Why are savings account interest rates rising so slowly?
We’ll see how aggressively officials plan to fight inflation going forward when the Federal Open Market Committee meets next week. The Fed has been raising interest rates for about five months now.
The purpose of raising interest rates is to cool demand by making it more expensive to borrow money. Although it hurts if you want to buy a house or a car, or take out a student loan, the upside is that we should earn more from our savings.
Yet the average savings account rate is a measly 0.13%, according to Bankrate. It’s partly because of our old friends: supply and demand.
Over the past few years, people have fattened their savings account balances with pandemic relief money, said Lauren Goodwin, an economist at New York Life Investments. Thus, “banks have more deposits than they can find”.
Banks use money from our savings accounts to make loans. But they have more deposit money than they need for these loans right now. The overabundance of deposits is diminishing, however. Goodwin credits the end of pandemic relief programs and people getting out and spending more.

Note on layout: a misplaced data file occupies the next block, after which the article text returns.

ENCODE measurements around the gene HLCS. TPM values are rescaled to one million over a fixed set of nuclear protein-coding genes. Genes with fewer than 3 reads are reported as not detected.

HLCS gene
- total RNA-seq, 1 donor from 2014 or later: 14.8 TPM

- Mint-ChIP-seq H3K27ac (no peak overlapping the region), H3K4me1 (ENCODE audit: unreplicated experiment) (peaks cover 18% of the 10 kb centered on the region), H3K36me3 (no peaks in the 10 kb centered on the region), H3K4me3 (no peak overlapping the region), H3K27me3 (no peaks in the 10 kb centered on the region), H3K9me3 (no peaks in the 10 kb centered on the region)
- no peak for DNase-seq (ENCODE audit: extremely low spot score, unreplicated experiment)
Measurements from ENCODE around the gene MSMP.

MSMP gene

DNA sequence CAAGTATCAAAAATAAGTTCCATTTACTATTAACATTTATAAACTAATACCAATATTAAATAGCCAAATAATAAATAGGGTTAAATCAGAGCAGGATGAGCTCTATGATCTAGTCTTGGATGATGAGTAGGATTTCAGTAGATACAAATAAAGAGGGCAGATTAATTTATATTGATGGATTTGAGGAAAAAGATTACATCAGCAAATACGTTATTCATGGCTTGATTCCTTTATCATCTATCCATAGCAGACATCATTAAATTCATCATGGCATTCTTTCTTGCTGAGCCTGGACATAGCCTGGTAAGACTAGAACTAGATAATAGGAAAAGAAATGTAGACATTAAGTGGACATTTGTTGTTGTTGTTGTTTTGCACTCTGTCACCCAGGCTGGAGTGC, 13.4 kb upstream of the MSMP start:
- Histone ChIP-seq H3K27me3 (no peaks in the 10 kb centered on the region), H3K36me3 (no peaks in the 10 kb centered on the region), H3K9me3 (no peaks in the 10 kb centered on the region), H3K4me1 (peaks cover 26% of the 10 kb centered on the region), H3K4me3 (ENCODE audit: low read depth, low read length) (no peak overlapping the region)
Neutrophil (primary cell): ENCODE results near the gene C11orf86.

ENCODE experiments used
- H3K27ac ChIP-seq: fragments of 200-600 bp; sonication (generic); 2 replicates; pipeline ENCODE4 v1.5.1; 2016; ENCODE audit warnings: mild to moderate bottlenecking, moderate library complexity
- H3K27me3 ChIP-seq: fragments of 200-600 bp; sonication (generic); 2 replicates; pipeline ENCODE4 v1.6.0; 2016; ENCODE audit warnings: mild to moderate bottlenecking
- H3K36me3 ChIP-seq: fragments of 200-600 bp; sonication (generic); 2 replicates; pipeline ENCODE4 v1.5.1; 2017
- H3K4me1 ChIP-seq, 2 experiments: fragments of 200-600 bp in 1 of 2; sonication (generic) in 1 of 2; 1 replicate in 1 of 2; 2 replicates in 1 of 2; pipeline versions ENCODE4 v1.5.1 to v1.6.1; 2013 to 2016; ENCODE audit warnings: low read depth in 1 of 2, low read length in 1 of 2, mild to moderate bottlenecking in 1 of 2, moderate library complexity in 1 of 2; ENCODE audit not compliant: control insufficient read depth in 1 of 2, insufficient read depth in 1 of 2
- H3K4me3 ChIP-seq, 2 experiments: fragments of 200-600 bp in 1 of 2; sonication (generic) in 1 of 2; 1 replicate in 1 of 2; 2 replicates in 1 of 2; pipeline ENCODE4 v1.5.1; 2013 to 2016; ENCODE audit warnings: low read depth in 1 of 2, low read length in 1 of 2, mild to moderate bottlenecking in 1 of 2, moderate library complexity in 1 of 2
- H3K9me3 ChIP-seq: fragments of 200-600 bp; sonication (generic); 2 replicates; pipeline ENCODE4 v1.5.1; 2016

“Banks’ cash supply and demand, that dynamic is changing again. And that’s part of the reason why we’re starting to see savings and checking rates go up a bit.
Online banks pay the highest rates on savings accounts — sometimes 10 times higher than the average rate, according to NerdWallet’s Chanelle Bessette.
“And that’s because online banks don’t have the overhead that big traditional banks have,” she said.
But even online interest rates on savings accounts are still lower than they were the last time we had a series of interest rate hikes from the Fed several years ago. years. In early 2019, online banks were offering an average rate of around 2.2% on savings accounts, according to Ken Tumin, senior savings analyst at LendingTree. Now the online average is around 1.8%.
Tumin said part of the problem is that banks aren’t lending as much now. “As loan growth declines, banks have less need for deposits and less reason to raise rates.”
Unlike 2019, some banks are now worried about a recession, Tumin added. This means they are more picky about who they lend money to, as more people default on their loans during economic downturns.
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